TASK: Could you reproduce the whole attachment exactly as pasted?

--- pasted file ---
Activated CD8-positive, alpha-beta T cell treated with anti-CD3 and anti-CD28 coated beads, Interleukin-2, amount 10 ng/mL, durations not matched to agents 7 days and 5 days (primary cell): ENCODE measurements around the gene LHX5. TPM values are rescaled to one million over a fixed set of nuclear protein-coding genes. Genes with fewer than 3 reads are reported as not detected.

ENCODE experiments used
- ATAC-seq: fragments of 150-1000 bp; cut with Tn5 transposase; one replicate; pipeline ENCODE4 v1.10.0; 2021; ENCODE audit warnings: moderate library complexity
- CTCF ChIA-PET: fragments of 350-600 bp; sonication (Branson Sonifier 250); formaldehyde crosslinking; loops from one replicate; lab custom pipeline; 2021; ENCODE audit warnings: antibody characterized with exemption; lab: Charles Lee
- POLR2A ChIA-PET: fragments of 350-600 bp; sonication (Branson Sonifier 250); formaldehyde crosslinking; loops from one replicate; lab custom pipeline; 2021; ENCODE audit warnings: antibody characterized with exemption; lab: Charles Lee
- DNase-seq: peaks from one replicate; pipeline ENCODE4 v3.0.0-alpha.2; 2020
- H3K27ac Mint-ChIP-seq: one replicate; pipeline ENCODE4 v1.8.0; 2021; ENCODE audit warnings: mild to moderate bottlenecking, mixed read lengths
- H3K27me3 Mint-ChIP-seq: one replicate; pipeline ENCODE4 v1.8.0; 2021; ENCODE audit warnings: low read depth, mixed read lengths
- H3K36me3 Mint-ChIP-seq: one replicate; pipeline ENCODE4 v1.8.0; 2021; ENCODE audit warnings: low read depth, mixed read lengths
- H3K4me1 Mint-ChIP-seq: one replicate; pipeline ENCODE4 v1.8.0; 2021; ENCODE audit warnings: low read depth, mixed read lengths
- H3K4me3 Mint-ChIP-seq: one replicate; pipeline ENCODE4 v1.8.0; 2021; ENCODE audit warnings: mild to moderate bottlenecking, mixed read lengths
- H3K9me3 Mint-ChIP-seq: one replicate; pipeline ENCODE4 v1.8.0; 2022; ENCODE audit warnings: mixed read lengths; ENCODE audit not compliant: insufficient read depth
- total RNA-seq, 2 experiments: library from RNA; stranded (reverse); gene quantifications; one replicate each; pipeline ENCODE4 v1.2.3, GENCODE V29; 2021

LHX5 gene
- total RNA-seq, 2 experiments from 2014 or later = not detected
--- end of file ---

Activated CD8-positive, alpha-beta T cell treated with anti-CD3 and anti-CD28 coated beads, Interleukin-2, amount 10 ng/mL, durations not matched to agents 7 days and 5 days (primary cell): ENCODE measurements around the gene LHX5. TPM values are rescaled to one million over a fixed set of nuclear protein-coding genes. Genes with fewer than 3 reads are reported as not detected.

ENCODE experiments used
- ATAC-seq: fragments of 150-1000 bp; cut with Tn5 transposase; one replicate; pipeline ENCODE4 v1.10.0; 2021; ENCODE audit warnings: moderate library complexity
- CTCF ChIA-PET: fragments of 350-600 bp; sonication (Branson Sonifier 250); formaldehyde crosslinking; loops from one replicate; lab custom pipeline; 2021; ENCODE audit warnings: antibody characterized with exemption; lab: Charles Lee
- POLR2A ChIA-PET: fragments of 350-600 bp; sonication (Branson Sonifier 250); formaldehyde crosslinking; loops from one replicate; lab custom pipeline; 2021; ENCODE audit warnings: antibody characterized with exemption; lab: Charles Lee
- DNase-seq: peaks from one replicate; pipeline ENCODE4 v3.0.0-alpha.2; 2020
- H3K27ac Mint-ChIP-seq: one replicate; pipeline ENCODE4 v1.8.0; 2021; ENCODE audit warnings: mild to moderate bottlenecking, mixed read lengths
- H3K27me3 Mint-ChIP-seq: one replicate; pipeline ENCODE4 v1.8.0; 2021; ENCODE audit warnings: low read depth, mixed read lengths
- H3K36me3 Mint-ChIP-seq: one replicate; pipeline ENCODE4 v1.8.0; 2021; ENCODE audit warnings: low read depth, mixed read lengths
- H3K4me1 Mint-ChIP-seq: one replicate; pipeline ENCODE4 v1.8.0; 2021; ENCODE audit warnings: low read depth, mixed read lengths
- H3K4me3 Mint-ChIP-seq: one replicate; pipeline ENCODE4 v1.8.0; 2021; ENCODE audit warnings: mild to moderate bottlenecking, mixed read lengths
- H3K9me3 Mint-ChIP-seq: one replicate; pipeline ENCODE4 v1.8.0; 2022; ENCODE audit warnings: mixed read lengths; ENCODE audit not compliant: insufficient read depth
- total RNA-seq, 2 experiments: library from RNA; stranded (reverse); gene quantifications; one replicate each; pipeline ENCODE4 v1.2.3, GENCODE V29; 2021

LHX5 gene
- total RNA-seq, 2 experiments from 2014 or later = not detected